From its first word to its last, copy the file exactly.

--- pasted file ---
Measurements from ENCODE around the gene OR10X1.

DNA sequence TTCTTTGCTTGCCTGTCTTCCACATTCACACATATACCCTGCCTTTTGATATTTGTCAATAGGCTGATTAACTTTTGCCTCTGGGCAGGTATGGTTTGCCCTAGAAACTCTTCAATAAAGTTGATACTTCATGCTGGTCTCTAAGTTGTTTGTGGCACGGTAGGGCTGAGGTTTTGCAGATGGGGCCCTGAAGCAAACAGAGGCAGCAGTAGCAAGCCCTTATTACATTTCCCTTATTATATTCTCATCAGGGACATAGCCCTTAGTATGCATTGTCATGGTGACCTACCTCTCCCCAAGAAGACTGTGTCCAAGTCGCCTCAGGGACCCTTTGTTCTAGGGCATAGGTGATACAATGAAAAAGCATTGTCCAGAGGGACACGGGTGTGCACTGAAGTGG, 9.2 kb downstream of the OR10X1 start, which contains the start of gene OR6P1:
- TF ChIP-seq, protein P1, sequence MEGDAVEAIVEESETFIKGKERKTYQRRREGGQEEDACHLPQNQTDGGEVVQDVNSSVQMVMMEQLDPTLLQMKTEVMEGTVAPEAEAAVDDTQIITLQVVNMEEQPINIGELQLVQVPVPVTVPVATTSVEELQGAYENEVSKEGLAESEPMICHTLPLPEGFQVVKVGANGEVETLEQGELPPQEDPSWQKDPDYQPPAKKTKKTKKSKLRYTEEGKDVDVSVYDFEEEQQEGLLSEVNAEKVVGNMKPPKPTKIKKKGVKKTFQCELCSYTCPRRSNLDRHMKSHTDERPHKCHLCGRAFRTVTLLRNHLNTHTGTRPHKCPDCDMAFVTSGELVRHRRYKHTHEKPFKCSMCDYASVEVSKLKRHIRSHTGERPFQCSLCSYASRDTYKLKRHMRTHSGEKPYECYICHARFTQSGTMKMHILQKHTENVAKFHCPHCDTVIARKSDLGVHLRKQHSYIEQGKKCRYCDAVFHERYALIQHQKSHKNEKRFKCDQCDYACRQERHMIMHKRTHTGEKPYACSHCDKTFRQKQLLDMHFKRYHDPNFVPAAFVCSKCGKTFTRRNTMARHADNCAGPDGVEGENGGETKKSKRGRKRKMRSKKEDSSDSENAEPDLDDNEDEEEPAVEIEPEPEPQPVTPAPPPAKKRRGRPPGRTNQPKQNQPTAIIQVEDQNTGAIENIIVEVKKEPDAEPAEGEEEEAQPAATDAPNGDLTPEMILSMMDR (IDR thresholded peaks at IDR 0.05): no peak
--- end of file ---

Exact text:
Measurements from ENCODE around the gene OR10X1.

DNA sequence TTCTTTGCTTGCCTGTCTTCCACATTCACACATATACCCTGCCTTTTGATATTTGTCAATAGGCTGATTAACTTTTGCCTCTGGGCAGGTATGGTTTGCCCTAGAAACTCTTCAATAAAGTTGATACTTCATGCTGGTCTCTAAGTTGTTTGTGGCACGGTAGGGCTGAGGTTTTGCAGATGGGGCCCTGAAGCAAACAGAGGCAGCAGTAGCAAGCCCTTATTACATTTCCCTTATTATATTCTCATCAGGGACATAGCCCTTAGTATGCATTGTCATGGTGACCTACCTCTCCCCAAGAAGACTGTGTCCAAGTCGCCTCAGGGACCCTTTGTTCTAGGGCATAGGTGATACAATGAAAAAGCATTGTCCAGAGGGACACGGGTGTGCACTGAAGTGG, 9.2 kb downstream of the OR10X1 start, which contains the start of gene OR6P1:
- TF ChIP-seq, protein P1, sequence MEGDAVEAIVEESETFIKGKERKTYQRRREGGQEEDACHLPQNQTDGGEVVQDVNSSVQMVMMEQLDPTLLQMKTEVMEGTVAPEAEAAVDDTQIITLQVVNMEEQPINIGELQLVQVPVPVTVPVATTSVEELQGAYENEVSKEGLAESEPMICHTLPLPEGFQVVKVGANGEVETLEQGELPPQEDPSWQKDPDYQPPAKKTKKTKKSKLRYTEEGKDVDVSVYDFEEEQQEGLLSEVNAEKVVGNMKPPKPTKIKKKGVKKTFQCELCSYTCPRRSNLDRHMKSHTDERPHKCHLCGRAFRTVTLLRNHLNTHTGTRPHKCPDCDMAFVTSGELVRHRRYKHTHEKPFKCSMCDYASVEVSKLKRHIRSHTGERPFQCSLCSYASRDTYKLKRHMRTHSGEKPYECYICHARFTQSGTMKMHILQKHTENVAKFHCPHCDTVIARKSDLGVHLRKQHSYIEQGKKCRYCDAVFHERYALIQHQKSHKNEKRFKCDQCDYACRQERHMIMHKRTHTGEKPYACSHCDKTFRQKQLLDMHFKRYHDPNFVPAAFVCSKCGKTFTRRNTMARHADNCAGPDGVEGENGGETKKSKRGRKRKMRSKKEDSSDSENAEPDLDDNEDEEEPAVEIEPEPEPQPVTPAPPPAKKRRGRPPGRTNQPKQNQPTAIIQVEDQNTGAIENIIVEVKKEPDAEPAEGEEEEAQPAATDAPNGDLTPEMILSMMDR (IDR thresholded peaks at IDR 0.05): no peak